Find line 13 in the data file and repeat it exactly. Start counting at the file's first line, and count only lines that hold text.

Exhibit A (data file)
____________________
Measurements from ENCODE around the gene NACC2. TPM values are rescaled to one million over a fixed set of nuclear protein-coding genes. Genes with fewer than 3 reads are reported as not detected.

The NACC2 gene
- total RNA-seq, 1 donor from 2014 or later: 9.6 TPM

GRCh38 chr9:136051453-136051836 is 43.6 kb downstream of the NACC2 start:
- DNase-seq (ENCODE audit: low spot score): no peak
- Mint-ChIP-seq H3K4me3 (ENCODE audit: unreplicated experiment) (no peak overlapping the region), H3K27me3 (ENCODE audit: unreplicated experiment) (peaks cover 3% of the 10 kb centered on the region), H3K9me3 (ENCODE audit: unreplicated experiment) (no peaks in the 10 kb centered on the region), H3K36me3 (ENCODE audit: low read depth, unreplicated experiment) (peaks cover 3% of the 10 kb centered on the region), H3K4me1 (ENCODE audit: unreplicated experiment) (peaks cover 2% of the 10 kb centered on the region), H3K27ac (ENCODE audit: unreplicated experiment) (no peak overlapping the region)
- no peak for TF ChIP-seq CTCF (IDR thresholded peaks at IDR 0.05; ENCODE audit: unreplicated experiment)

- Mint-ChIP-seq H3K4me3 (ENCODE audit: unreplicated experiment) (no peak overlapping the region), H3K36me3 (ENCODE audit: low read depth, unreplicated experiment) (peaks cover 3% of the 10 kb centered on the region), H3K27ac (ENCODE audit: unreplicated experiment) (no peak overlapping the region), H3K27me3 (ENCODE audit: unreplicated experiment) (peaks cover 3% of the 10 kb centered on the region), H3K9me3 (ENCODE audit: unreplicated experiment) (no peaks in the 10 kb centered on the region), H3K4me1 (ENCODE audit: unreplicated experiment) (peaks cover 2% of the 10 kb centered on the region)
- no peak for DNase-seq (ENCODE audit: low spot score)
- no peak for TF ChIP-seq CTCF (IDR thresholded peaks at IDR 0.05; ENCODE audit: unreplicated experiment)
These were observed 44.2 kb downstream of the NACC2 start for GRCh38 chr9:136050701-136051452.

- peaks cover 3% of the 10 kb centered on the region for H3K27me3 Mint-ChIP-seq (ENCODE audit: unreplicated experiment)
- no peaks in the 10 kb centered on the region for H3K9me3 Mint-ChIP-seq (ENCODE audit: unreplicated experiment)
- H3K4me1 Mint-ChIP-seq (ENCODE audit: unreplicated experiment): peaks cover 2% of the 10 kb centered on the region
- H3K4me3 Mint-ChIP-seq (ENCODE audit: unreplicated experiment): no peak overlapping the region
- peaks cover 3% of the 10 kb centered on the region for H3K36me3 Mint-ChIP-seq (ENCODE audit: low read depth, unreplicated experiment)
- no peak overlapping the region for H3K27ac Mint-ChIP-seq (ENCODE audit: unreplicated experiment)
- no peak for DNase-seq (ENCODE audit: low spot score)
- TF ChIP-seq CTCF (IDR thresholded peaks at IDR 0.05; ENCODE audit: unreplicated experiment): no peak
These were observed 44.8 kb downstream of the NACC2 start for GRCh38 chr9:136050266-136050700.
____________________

- no peaks in the 10 kb centered on the region for H3K9me3 Mint-ChIP-seq (ENCODE audit: unreplicated experiment)